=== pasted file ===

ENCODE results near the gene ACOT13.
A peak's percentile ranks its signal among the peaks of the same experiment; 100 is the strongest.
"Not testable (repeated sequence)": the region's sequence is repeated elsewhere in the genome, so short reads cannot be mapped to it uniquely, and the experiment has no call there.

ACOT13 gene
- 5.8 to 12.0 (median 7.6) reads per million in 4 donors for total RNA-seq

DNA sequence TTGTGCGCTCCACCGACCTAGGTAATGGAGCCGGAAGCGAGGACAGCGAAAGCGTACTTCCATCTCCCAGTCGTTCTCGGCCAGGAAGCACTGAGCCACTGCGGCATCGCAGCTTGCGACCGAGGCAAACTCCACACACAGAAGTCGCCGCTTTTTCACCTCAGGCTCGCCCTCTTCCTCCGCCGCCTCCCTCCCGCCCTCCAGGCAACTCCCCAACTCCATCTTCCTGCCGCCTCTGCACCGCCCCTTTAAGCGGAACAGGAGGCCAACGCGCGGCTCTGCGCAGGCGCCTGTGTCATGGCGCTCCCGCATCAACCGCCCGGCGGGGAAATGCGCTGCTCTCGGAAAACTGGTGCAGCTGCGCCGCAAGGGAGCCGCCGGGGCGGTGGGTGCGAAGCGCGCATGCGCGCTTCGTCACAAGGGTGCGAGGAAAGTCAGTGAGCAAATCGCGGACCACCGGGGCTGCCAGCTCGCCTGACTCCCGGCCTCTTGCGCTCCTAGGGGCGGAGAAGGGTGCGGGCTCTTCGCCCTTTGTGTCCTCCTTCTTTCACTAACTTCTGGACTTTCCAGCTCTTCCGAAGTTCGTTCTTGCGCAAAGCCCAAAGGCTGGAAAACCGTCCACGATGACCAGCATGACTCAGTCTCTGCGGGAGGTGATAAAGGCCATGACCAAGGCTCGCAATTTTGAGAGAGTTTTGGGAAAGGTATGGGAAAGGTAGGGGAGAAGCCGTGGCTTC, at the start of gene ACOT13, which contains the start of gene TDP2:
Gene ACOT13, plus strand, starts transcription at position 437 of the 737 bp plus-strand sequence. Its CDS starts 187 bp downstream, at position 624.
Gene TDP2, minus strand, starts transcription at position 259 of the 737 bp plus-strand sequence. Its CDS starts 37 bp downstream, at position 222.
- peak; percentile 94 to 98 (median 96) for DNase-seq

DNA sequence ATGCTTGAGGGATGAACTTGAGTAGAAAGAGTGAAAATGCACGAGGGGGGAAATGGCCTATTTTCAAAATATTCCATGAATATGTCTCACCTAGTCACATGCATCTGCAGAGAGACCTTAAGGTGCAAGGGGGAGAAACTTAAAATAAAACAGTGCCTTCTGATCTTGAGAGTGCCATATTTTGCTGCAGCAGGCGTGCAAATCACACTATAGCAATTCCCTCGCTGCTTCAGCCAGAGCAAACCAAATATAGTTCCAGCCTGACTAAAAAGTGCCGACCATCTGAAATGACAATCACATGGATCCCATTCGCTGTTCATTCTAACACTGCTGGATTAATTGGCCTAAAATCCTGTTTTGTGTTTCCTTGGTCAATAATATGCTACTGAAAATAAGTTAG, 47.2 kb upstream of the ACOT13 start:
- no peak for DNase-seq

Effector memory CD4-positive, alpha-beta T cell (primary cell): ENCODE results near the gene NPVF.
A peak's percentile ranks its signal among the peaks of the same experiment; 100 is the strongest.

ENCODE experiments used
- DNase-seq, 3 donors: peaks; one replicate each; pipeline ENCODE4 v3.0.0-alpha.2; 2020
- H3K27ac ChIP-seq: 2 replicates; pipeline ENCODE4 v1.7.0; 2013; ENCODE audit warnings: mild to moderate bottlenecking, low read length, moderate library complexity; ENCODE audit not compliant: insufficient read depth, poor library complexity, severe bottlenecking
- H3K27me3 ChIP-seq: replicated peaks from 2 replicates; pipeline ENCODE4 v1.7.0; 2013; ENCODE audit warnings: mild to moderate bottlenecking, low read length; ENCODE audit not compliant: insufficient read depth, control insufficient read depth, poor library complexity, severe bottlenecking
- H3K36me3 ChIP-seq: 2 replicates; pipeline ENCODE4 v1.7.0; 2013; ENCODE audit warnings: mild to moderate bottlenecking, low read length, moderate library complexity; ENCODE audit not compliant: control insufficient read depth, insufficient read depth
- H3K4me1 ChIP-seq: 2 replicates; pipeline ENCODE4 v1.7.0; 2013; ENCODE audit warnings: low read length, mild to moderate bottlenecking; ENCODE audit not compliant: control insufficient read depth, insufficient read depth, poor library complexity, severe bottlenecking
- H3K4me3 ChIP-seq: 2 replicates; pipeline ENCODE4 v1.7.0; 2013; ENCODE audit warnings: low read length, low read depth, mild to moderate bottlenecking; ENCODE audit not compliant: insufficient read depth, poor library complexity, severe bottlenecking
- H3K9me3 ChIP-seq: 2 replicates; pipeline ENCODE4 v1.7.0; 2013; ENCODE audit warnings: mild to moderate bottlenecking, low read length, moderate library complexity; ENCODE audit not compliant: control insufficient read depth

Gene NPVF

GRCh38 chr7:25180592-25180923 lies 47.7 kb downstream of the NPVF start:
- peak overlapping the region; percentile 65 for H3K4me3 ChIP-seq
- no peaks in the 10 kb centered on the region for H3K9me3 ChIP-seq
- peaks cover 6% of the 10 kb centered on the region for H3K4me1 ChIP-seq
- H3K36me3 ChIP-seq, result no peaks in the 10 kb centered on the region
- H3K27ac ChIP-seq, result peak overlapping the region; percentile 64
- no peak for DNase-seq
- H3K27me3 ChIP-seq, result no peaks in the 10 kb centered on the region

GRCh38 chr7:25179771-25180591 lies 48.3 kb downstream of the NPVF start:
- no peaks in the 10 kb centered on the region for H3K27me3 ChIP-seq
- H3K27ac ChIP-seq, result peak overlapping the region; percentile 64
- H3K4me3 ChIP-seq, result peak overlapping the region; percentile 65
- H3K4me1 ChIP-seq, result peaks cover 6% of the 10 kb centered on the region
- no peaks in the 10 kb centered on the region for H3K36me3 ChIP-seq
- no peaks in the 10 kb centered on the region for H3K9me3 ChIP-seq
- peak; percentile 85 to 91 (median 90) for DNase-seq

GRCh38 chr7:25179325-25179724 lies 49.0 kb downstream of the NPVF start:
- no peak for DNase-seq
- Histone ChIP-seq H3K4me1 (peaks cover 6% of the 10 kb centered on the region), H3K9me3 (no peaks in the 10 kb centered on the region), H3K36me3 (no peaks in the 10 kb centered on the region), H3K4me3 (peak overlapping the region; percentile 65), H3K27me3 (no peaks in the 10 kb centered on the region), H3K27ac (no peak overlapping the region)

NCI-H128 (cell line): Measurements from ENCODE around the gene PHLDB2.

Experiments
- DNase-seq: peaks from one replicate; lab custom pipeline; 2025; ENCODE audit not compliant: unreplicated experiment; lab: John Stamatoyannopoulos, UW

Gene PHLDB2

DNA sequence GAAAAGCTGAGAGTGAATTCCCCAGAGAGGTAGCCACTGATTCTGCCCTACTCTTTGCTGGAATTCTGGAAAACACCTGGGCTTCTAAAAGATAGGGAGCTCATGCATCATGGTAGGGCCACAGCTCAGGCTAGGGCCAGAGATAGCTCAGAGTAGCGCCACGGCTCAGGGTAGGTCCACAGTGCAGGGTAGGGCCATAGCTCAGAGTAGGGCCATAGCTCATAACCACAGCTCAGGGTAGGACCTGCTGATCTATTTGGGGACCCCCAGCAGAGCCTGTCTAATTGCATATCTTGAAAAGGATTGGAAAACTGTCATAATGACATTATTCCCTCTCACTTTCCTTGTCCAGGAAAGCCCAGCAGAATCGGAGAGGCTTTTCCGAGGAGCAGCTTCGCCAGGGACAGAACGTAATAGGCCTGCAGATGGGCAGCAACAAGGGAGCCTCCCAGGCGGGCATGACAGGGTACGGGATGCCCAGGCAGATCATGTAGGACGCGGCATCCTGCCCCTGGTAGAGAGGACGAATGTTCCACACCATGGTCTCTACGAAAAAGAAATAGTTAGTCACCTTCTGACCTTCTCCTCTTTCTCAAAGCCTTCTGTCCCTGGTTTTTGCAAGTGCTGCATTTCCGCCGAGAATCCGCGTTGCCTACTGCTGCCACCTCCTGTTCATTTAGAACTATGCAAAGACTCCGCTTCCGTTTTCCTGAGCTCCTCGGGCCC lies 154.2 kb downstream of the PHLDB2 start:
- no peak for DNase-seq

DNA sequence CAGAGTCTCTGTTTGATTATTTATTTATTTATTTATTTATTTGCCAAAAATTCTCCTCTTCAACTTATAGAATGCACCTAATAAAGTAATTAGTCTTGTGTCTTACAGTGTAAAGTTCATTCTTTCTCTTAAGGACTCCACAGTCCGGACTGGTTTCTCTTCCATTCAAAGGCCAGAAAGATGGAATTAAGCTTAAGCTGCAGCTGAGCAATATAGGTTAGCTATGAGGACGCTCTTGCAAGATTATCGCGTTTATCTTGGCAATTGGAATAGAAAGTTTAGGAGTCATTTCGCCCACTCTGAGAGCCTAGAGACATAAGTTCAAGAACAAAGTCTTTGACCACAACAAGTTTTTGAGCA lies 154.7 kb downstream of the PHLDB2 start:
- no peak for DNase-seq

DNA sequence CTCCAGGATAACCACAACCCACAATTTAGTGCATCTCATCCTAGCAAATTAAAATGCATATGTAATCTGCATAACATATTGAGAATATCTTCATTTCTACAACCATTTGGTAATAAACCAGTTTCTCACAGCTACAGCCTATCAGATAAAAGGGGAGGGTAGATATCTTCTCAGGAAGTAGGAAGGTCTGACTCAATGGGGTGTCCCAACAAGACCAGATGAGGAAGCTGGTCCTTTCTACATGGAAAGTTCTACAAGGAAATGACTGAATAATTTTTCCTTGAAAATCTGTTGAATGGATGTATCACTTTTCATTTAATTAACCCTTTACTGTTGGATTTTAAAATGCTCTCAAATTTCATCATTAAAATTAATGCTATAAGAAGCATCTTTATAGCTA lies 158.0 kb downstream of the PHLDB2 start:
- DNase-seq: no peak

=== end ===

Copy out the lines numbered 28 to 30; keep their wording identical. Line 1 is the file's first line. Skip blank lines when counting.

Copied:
- H3K27ac ChIP-seq, result peak overlapping the region; percentile 64
- no peak for DNase-seq
- H3K27me3 ChIP-seq, result no peaks in the 10 kb centered on the region